51. The College may wish to consider maintaining a body constituted similarly to the Recruitment Sub-committee of PABEW, with a comparable frequency of meetings, to act as a part of its own consultative machinery, chaired by an appropriate individual from the College’s Board or senior management. Whether the College wishes to proceed in this way, or differently, is a matter for it to determine. In any event, I look forward to working with the College to ensure a smooth transition from the existing role of PABEW to the new arrangements.

Clause 114 (3), (4) and (5): Consultation on pensions matters to pass to the Police Advisory Board for England and Wales

52. In general, the terms of reference of the Police Remuneration Review Body will be those which currently apply to the Police Negotiating Board. Pensions matters are consultative, rather than negotiable (in that there is no access to arbitration) but are within the terms of reference of PNB. It would not be appropriate for the Police Remuneration Review Body to succeed to this consultative role as it will not be, by definition, a body representative of those who contribute to and are members of the police officer pension schemes.

53. PABEW is representative of those interests, and it is entirely appropriate that the consultative role, with respect to pensions, should pass to it. Clause 114 (3), (4) and (5) provides for this.

54. The Secretary of State is obliged also to consult Northern Ireland interests on pens ions matters. [9] PABEW has often invited colleagues from Scotland and Northern Ireland to attend its meetings when matters of interest to them are under consideration. I have no doubt that PABEW will be happy to facilitate the consultation with Northern Ireland interests envisaged in these sub-clauses by inviting the representative bodies concerned to attend relevant meetings, and to participate directly in any working groups dealing with pensions matters.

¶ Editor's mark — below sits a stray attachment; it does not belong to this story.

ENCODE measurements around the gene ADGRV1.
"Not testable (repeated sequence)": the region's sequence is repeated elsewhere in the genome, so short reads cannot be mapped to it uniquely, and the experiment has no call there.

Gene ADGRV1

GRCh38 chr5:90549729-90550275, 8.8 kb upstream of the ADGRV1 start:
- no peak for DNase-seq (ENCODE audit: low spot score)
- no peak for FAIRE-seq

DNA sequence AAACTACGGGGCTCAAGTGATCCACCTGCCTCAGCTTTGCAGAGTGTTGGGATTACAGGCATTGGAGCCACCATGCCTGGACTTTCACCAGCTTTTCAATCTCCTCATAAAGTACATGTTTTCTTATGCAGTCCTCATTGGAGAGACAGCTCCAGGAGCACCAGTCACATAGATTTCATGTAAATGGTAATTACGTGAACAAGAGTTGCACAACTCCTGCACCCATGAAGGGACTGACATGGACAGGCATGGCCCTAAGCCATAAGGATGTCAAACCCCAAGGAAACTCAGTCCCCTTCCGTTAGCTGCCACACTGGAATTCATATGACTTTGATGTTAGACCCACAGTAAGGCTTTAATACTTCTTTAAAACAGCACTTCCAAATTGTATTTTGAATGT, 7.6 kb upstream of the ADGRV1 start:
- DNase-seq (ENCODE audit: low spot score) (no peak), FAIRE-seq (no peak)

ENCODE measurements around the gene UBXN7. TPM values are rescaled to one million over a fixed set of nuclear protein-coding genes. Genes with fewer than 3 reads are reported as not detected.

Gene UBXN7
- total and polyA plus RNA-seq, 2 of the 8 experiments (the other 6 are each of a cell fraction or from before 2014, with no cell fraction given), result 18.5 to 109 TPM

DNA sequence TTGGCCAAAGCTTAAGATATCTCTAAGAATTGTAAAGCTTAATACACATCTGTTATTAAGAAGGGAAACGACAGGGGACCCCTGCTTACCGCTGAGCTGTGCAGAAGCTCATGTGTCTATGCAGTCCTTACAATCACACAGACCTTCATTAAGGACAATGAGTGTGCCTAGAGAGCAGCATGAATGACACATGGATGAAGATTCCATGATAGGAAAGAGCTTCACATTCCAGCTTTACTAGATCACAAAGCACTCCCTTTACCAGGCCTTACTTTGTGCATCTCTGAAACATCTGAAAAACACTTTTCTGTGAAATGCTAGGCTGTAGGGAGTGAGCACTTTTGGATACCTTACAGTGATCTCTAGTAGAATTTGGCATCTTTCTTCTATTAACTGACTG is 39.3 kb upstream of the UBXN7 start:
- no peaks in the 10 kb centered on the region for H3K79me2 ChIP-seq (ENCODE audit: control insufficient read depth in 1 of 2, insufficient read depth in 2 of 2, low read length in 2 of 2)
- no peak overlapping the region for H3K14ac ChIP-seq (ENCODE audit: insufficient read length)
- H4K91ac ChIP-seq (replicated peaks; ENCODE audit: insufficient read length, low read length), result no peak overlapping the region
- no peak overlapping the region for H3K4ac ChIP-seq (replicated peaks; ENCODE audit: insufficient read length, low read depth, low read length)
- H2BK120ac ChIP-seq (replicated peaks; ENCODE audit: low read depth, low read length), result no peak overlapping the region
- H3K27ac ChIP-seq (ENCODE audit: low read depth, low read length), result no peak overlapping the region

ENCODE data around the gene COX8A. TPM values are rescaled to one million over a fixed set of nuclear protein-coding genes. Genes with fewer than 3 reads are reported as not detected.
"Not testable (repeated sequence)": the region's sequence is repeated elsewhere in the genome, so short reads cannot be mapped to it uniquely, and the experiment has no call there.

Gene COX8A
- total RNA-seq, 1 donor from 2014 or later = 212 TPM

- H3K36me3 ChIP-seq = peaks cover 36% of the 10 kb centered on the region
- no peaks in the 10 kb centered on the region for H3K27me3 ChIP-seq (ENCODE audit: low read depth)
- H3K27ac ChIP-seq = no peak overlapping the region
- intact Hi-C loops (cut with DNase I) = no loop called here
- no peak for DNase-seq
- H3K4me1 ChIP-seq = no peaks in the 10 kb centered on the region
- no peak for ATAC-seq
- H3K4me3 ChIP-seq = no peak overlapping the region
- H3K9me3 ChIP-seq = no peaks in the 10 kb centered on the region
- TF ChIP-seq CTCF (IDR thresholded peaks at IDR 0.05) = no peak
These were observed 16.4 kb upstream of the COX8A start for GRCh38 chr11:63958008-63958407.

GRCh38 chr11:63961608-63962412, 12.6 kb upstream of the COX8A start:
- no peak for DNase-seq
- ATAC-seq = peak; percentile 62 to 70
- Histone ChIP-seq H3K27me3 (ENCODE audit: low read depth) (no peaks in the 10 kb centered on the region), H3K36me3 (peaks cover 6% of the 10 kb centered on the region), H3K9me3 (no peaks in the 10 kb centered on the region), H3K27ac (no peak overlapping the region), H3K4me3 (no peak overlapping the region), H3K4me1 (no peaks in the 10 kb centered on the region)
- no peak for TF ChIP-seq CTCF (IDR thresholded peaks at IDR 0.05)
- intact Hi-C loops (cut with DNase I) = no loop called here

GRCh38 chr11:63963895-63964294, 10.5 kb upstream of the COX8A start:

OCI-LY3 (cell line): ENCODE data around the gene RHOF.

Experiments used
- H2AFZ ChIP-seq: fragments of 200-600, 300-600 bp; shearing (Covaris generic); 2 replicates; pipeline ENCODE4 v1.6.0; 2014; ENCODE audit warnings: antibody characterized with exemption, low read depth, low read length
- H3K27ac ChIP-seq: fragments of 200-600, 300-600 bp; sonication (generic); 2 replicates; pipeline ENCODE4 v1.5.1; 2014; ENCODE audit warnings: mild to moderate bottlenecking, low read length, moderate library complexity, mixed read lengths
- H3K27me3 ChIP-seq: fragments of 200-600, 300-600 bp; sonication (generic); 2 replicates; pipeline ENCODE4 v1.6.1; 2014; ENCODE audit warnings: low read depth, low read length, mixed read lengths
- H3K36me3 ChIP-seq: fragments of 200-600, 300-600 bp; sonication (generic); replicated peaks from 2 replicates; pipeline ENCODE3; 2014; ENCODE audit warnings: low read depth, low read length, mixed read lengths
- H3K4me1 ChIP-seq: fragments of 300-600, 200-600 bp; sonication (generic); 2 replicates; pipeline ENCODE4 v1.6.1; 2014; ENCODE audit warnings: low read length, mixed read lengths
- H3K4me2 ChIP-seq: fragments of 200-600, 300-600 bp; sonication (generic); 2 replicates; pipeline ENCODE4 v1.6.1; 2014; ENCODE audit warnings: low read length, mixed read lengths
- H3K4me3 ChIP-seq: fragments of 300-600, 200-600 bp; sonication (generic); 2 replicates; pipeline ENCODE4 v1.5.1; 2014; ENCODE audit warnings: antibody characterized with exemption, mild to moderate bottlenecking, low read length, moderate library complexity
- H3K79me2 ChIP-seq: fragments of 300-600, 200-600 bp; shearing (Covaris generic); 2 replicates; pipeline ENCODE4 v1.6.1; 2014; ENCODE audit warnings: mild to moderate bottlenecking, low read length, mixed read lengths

June 2013


[1] PNB has been chaired by Lord Plowden (1980 – 1983), Sir Harold Atcherley (1983 – 1986), Sir Laurie Hunter (1986 – 2000), Professor Jon Clark CBE (2000 – 2004) and John Randall (2004 to date).

[2] In England and Wales these bodies were originally local authorities, then Police Authorities until November 2012 and are now Police and Crime Commissioners and the London Mayor’s Office for Policing and Crime (MOPAC).

[3] “Collective Bargaining for a Modernised Workforce”, Report to the Home Secretary by John Randall, January 2006.

[4] Police Review, 10 th March 2000, p.21

[5] Separate consultative machineries exist in Scotland and Northern Ireland

[6] The current and former Chief Constables of the Police Service of Northern Ireland came from Leicestershire Constabulary and the Metropolitan Police Service respectively; the current Chief Constable of Police Scotland held a senior command post in the Metropolitan Police before becoming Chief Constable of Strathclyde Police; and North Yorkshire Police has just appointed as Chief Constable a member of the senior command team of the Police Service of Northern Ireland.

[7] The Commissioner and Deputy Commissioner of the Metropolitan Police Service, Chief Constable, Deputy Chief Constable and Assistant Chief Constable, and the equivalent ranks in the Metropolitan Police.

[8] “Collective Bargaining for a Modernised Workforce”, Report by John Randall to the Home Secretary, January 2006.

[9] The Bill provides for Northern Ireland to be covered by the Police Remuneration Review Body. A consultation on this matter by the Northern Ireland Minister of Justice is due to conclude in July 2013; thereafter a final decision will be taken on whether Northern Ireland comes within scope of the Police Remuneration Review Body. These comments are made on the assumption that Northern Ireland will be so included.

Prepared 20th June 2013